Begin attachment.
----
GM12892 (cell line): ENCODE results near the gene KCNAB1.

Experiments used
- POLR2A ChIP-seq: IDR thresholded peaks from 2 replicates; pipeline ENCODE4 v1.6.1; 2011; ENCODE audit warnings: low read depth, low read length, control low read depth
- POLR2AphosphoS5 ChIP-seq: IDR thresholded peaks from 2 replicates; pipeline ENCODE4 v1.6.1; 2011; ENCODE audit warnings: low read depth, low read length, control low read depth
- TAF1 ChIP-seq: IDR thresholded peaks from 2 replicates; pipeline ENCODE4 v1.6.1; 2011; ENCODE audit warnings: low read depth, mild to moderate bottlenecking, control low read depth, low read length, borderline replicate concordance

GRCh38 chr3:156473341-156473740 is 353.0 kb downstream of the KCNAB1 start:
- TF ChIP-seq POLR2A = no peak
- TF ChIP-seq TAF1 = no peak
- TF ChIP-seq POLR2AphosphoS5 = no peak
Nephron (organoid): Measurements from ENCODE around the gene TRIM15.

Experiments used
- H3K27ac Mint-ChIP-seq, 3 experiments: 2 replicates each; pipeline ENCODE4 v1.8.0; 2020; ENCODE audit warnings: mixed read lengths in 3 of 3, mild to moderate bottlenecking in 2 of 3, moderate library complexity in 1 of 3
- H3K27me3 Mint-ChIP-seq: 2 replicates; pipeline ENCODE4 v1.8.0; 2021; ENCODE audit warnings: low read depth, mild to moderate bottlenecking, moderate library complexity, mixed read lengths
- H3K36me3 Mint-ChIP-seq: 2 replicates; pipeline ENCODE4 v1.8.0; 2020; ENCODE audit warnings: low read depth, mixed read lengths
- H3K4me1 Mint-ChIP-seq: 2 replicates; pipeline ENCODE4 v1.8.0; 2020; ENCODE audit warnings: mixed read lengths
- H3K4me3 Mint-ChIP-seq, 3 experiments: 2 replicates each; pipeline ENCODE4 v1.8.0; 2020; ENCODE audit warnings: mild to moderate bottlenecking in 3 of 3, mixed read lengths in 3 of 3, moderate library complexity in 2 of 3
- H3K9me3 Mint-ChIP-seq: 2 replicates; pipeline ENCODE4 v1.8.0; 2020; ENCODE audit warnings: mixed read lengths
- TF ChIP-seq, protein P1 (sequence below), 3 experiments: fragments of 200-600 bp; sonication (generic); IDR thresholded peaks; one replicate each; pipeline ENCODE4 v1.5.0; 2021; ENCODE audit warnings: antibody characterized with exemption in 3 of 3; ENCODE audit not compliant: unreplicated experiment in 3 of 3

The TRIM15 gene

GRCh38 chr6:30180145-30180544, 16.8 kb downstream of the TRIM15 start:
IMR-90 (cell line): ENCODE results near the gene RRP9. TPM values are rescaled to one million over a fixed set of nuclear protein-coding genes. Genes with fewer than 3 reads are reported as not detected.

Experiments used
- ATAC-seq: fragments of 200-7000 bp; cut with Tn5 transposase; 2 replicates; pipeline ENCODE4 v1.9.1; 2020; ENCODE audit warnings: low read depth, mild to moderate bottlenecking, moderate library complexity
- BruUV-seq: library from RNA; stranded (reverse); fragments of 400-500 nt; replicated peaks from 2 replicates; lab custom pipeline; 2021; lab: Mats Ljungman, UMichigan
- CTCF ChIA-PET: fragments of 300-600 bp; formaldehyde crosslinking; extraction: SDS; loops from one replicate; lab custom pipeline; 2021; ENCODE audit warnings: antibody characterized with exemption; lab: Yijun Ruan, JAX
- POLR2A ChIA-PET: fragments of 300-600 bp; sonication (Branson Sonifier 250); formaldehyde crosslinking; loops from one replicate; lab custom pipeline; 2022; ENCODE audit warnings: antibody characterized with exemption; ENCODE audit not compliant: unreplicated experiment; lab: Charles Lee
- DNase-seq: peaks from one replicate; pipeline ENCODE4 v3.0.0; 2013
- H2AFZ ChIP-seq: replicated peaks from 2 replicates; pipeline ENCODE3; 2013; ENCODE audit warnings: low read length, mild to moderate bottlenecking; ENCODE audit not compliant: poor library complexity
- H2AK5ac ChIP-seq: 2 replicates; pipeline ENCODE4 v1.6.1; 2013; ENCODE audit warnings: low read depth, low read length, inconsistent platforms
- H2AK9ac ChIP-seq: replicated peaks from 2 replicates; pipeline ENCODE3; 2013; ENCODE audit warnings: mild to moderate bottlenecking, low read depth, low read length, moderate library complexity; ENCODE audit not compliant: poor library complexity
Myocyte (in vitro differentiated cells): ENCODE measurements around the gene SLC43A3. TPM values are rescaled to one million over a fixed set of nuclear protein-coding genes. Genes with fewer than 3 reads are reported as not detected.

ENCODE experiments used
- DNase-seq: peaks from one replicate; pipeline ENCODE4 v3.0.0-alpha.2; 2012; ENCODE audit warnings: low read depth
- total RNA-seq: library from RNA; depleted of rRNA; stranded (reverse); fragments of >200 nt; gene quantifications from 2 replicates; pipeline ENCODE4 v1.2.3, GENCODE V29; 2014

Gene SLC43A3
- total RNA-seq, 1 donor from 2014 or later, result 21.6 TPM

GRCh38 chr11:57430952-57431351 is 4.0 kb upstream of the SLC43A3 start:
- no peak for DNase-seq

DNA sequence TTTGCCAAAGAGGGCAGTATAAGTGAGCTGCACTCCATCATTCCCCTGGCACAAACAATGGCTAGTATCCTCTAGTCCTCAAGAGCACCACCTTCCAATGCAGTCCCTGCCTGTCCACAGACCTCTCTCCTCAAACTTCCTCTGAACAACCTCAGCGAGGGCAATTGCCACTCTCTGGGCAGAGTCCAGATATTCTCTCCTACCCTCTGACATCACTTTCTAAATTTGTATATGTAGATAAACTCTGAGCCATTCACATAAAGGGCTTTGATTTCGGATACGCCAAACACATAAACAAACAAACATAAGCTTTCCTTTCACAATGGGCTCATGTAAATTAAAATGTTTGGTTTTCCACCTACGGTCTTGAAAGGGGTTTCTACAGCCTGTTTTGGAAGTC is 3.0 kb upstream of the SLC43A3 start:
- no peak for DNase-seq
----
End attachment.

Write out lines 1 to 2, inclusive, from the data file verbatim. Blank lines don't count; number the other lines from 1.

GM12892 (cell line): ENCODE results near the gene KCNAB1.

Experiments used